The parties have the option to withdraw from court proceedings and pursue CP.  Or the parties can amend the standard CP agreement to reflect that the matter is already in court and place the existing court proceeding on hold until CP is pursued. Case management Judges have shown to be very accommodating with this approach and are often happy to get the case off their docket.  The one advantage to this approach is that any final CP agreement can be incorporated into a court order quite easily by administrative motion (14B) with little time or expense.  In addition, the court can also easily grant the divorce order.

Existing Court files and CP

What issues do you need to consider when existing court files are converted CP?  The addition of neutrals is always good practice and we should encourage client to always consider the benefits of a full CP team.  Family neutrals are excellent at improving communication and addressing immediate and ongoing parenting issues.  Financial neutrals can save time and expense and add credibility to the process of financial disclosure.

The lawyers and the clients then have to consider what do with the existing litigation: withdrawal the court action, put the action on hold, agree not to go to court with their former litigation counsel, agree to go back to court with the same counsel if the CP process fails, or agree to go to court to deal with specifically defined issues such as third party disclosure, maintaining jurisdiction of the children and divorce for example. Depending on the option chosen, the CP agreement may need to be modified accordingly.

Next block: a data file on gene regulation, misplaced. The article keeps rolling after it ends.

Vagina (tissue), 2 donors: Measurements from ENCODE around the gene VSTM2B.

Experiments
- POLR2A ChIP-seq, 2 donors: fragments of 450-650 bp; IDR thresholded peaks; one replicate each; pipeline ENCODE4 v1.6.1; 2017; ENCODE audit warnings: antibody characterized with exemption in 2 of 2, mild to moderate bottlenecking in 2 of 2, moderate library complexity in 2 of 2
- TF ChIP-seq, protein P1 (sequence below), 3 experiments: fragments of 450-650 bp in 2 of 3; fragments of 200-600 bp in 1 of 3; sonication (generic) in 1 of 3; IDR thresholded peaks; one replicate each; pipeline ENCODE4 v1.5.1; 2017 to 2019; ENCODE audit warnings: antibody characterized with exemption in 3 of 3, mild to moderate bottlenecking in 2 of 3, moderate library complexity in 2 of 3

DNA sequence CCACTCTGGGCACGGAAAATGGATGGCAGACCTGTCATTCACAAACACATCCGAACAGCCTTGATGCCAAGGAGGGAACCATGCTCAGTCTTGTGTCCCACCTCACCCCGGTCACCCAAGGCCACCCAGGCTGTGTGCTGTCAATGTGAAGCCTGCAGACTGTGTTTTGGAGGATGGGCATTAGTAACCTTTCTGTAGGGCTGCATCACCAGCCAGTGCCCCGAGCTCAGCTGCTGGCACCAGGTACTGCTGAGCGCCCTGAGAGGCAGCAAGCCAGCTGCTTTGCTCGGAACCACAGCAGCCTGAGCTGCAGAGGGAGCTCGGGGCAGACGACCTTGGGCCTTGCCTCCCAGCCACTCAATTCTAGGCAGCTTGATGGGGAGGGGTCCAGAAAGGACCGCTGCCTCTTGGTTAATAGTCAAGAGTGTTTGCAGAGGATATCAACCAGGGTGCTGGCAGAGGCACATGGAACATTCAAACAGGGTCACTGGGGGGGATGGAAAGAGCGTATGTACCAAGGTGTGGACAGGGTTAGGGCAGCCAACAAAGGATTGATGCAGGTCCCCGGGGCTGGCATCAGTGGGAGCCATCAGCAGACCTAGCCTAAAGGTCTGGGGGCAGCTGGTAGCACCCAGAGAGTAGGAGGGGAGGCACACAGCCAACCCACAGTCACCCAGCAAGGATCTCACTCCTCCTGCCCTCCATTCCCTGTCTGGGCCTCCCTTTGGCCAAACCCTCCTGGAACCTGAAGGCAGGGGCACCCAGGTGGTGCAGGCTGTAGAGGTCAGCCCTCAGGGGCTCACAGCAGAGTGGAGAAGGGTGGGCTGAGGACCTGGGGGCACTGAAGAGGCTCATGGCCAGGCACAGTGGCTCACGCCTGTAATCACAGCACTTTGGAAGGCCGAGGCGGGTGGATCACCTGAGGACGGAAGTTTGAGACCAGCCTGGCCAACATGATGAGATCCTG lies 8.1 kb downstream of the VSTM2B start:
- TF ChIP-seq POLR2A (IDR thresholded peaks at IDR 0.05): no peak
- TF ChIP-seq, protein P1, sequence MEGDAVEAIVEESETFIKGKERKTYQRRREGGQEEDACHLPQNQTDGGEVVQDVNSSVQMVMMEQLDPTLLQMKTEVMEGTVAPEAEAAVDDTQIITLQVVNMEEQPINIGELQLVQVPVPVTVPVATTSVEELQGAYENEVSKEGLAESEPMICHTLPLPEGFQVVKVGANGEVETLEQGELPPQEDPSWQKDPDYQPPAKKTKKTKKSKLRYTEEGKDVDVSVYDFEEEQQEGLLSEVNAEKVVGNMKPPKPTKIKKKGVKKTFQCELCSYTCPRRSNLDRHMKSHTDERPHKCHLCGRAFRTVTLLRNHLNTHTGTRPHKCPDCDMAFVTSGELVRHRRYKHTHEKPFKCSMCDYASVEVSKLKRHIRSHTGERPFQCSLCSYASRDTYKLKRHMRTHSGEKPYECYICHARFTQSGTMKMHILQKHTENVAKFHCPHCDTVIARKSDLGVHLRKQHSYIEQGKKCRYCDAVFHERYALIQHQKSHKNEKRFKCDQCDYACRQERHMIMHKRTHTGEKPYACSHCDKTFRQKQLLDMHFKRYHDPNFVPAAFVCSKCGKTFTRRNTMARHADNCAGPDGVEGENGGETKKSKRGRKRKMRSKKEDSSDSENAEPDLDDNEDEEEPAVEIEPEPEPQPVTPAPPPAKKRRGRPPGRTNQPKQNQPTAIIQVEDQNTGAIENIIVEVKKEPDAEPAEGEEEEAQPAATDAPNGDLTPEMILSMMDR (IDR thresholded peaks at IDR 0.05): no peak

CP Files and Court

There are a number of questions that arise when court files convert to CP and when converted CP files end up back in litigation.  A carefully crafted CP agreement can address many of these issues in advance but there are often unforeseen perils and pitfalls.

Stopping the runaway train of litigation using CP needs to be done with caution.  The simple option is to withdrawal the proceeding, agree not to return to court and enter into a standard CP agreement.

Sometimes, however, when there is impasse on varied issues such as valuations, parenting times, school location or jurisdiction it can be helpful to have a case management judge provide guidance to the parties using a modified hybrid CP approach.

A hybrid approach involves modifying the CP agreement to permit the parties to revisit case management for issue specific impasses, such as: disclosure, valuations, third party participation (shareholders or directors for example), schooling, time sharing and parenting issues. The CP agreement can also specify what information and disclosure could be used in later court proceedings if necessary.